There’s been a lot of talk about cookies in recent years. If you’re not paying super-close attention to tech news, it can be hard to tell what the bottom line is — are cookies in or out? Here, we cover the basics of what’s changing and, more importantly, what you need to do about it.
What’s the deal with third-party cookies?
The cookie — a unique text file that is placed by a web page and stored in your computer’s memory — has been around almost as long as the internet itself, and its core function is to save you time when you revisit a website. For example, if you log into the same account twice a month, it’s a cookie that tells the site you’ve returned and enables it to recall information you’ve previously provided. This helps your web experience to feel more customized and convenient.
The kind of cookie I just described is generally understood to be a good, helpful thing. The big discussion in recent years has been around the ways cookies have been used for tracking and advertising purposes, which leads to privacy concerns. These are known as third-party cookies or tracking cookies, and they’re placed by a third party that then uses them to essentially follow you around the web and advertise to you.
You have the ability to accept or decline cookies from individual websites, and you also have the ability to modify your browser settings to automatically decline cookies or use an ad blocker. Some commonly used browsers, like Apple Safari and Mozilla Firefox, are taking it a step further by blocking third-party cookies by default for all users. And in 2020, Google announced that its Chrome browser, which currently has 65% global market share, would phase out the use of third-party cookies by 2022.
You may be asking, “Wait a minute — it’s 2023. Has this already happened?” The answer is: not quite. Google has now extended its own deadline for the deprecation of third-party cookies twice. First they pushed it to 2023, and then last year they announced that it would be more like the second half of 2024. The reason is that they’re building something new to replace third-party cookies, a project they’re calling Privacy Sandbox for the Web. The idea is to continue allowing advertisers to show ads and relevant content while ensuring users’ privacy.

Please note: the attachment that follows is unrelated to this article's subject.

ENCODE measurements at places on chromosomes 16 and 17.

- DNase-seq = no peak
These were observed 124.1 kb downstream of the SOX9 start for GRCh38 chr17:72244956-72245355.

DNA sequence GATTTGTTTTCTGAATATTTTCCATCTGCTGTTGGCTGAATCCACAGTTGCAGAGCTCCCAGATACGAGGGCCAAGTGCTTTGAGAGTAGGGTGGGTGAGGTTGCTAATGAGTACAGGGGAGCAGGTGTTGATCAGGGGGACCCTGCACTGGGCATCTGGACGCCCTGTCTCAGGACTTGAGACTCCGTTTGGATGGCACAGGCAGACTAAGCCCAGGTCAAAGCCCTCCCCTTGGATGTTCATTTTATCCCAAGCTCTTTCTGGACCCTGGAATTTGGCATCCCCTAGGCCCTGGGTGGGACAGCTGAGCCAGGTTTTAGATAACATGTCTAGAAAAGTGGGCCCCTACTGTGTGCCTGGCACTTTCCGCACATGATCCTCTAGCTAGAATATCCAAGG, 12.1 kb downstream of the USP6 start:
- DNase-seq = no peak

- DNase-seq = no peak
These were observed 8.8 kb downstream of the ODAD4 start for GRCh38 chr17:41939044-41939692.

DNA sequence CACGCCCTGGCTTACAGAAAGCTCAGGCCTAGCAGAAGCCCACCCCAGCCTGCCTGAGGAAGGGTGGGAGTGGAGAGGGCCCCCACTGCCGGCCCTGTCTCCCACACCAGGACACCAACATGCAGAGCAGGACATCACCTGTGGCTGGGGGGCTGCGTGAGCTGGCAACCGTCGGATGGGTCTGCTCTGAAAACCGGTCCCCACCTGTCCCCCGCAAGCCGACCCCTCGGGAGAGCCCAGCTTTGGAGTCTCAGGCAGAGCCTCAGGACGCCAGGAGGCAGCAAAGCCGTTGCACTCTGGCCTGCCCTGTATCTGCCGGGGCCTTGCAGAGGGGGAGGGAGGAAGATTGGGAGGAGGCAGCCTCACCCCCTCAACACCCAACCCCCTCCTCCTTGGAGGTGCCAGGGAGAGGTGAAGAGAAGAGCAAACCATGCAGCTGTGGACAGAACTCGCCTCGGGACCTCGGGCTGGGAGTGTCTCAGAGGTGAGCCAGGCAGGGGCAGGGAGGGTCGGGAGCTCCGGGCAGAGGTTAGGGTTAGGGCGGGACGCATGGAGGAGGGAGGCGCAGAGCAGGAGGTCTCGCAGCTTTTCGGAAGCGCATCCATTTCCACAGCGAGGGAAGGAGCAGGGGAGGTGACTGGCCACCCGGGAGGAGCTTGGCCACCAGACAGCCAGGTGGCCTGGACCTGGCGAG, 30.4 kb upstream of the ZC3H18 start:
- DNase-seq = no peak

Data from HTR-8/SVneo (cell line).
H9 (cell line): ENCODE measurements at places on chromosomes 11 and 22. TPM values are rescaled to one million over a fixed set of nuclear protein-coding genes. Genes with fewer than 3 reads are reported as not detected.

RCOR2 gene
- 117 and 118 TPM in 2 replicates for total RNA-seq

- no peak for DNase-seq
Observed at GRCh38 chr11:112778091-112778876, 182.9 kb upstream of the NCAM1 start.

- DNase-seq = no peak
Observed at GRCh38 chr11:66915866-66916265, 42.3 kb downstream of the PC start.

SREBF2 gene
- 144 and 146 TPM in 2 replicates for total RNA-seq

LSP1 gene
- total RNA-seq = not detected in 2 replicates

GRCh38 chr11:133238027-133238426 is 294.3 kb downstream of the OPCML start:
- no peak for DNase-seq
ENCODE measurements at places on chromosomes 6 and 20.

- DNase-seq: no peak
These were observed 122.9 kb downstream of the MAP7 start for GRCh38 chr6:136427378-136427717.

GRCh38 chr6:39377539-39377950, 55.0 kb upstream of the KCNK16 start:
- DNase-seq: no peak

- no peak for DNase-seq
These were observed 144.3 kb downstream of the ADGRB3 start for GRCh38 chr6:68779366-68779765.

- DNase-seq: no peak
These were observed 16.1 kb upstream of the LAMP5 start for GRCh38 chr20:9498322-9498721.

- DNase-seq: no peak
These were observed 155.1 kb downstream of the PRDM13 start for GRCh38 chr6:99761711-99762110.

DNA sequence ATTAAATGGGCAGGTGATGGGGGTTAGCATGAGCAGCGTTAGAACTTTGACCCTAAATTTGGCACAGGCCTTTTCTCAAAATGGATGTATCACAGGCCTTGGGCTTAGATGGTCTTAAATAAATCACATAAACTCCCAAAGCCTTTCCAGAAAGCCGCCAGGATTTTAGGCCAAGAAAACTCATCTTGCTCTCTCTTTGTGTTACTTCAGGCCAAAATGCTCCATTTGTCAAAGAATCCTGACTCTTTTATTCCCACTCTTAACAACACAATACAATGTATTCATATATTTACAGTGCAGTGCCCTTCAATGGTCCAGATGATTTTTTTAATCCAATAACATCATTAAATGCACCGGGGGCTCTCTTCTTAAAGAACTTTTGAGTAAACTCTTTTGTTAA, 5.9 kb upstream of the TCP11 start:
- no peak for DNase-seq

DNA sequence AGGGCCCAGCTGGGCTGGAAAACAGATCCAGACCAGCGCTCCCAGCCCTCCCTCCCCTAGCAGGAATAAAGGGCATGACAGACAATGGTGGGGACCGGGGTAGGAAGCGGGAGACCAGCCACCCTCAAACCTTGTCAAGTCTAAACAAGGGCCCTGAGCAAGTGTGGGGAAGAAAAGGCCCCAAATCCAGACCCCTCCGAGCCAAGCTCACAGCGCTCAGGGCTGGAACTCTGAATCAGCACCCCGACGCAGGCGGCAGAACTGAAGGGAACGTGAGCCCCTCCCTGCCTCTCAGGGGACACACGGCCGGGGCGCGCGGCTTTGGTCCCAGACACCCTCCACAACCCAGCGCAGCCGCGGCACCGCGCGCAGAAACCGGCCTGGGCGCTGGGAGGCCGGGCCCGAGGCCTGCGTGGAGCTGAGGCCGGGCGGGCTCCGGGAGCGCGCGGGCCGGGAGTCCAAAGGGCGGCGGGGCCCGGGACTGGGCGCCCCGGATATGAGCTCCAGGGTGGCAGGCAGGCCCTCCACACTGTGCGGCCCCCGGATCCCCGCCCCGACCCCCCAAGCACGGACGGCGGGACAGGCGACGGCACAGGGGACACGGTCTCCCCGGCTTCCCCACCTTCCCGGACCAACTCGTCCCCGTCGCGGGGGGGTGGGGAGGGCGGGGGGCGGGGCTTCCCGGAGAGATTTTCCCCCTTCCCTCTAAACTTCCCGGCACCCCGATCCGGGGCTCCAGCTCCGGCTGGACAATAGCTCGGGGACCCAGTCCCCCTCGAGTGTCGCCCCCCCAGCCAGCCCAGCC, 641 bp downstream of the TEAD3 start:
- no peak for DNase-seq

Third-party data vs. second-party data vs. first-party data vs. zero-party data
Why the slow death of the third-party cookie matters to marketers is that, as third-party cookies are phased out, it will mean no more third-party data. We at Trekk think this is a great development, and in order to explain why, we first need to break down the different types of data marketers have been using up until now.
- Third-party data is data that’s collected, often aggregated, and usually sold by an entity outside of an individual and the company whose website they visit. These can be gigantic datasets that combine information collected around the web to stitch together user profiles and then target them. This is what all those shoe and clothing ads that follow you around the internet rely on.
- Second-party data is data that’s collected by an entity and then sold. When someone tries to “buy a list,” they’re usually talking about second-party data. List buying and list rental have been a marketing “don’t” for years, not only because they disregard user consent to opt-in but also because they typically don’t get great results.